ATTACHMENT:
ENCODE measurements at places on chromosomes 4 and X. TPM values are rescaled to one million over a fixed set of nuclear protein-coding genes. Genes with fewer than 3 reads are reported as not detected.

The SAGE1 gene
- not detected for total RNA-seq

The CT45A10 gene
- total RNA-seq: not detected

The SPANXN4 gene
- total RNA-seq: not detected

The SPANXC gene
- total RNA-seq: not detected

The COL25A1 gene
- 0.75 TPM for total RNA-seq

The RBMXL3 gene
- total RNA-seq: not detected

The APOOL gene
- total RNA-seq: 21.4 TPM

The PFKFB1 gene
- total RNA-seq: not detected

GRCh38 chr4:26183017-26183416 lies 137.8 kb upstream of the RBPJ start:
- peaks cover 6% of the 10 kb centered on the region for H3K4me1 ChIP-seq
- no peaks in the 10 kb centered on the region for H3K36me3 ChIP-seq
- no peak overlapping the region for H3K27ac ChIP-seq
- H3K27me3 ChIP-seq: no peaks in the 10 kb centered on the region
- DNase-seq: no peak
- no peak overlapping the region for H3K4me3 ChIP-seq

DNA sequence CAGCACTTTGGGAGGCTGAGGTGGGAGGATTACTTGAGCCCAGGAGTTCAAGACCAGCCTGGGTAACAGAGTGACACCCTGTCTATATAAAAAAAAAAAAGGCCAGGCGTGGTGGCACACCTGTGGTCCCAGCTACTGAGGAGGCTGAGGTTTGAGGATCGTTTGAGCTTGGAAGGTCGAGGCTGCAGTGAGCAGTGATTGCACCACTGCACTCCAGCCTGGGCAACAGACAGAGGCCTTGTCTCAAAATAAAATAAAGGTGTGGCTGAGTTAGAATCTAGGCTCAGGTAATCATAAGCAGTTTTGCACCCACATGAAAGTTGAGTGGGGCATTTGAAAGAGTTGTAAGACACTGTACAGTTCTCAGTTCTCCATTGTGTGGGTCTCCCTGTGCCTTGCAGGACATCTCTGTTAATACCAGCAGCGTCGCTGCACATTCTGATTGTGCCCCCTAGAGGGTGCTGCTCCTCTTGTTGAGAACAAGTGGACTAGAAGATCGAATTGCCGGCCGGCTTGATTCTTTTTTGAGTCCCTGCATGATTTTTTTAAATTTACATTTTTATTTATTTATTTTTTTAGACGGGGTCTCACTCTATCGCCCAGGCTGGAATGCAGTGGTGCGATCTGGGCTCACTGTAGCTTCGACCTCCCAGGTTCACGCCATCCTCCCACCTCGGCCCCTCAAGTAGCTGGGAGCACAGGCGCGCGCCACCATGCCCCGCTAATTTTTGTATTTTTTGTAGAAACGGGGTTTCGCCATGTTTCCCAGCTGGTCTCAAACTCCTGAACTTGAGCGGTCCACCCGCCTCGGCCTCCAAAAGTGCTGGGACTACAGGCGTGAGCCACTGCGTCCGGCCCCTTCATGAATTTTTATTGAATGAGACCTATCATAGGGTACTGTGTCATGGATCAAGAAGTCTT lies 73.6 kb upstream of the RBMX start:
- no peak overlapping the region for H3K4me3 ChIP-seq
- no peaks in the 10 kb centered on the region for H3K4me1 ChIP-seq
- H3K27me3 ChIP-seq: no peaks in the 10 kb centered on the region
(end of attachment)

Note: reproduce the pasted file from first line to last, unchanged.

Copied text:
ENCODE measurements at places on chromosomes 4 and X. TPM values are rescaled to one million over a fixed set of nuclear protein-coding genes. Genes with fewer than 3 reads are reported as not detected.

The SAGE1 gene
- not detected for total RNA-seq

The CT45A10 gene
- total RNA-seq: not detected

The SPANXN4 gene
- total RNA-seq: not detected

The SPANXC gene
- total RNA-seq: not detected

The COL25A1 gene
- 0.75 TPM for total RNA-seq

The RBMXL3 gene
- total RNA-seq: not detected

The APOOL gene
- total RNA-seq: 21.4 TPM

The PFKFB1 gene
- total RNA-seq: not detected

GRCh38 chr4:26183017-26183416 lies 137.8 kb upstream of the RBPJ start:
- peaks cover 6% of the 10 kb centered on the region for H3K4me1 ChIP-seq
- no peaks in the 10 kb centered on the region for H3K36me3 ChIP-seq
- no peak overlapping the region for H3K27ac ChIP-seq
- H3K27me3 ChIP-seq: no peaks in the 10 kb centered on the region
- DNase-seq: no peak
- no peak overlapping the region for H3K4me3 ChIP-seq

DNA sequence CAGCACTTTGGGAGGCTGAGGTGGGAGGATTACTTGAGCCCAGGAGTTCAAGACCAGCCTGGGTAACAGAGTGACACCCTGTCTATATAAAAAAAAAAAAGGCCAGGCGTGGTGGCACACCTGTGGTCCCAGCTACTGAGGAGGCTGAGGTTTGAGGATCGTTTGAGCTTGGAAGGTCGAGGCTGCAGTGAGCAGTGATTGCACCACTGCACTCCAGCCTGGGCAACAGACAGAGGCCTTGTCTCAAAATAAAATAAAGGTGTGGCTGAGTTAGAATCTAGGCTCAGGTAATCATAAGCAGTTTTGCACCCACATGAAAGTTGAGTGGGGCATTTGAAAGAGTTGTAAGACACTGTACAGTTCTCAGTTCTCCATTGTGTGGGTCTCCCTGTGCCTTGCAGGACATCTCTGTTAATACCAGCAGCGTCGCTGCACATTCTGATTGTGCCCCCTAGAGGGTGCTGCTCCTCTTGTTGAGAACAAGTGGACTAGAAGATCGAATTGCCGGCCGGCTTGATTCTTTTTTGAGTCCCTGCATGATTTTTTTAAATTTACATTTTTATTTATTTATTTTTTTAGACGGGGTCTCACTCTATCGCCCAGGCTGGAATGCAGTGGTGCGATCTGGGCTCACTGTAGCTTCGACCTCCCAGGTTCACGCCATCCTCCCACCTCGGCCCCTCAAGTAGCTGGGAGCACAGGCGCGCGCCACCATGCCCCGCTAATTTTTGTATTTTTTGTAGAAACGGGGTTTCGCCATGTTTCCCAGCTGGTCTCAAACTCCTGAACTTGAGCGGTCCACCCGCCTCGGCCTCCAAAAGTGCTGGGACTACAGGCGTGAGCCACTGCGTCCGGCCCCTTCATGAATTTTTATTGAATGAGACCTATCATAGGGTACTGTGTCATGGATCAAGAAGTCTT lies 73.6 kb upstream of the RBMX start:
- no peak overlapping the region for H3K4me3 ChIP-seq
- no peaks in the 10 kb centered on the region for H3K4me1 ChIP-seq
- H3K27me3 ChIP-seq: no peaks in the 10 kb centered on the region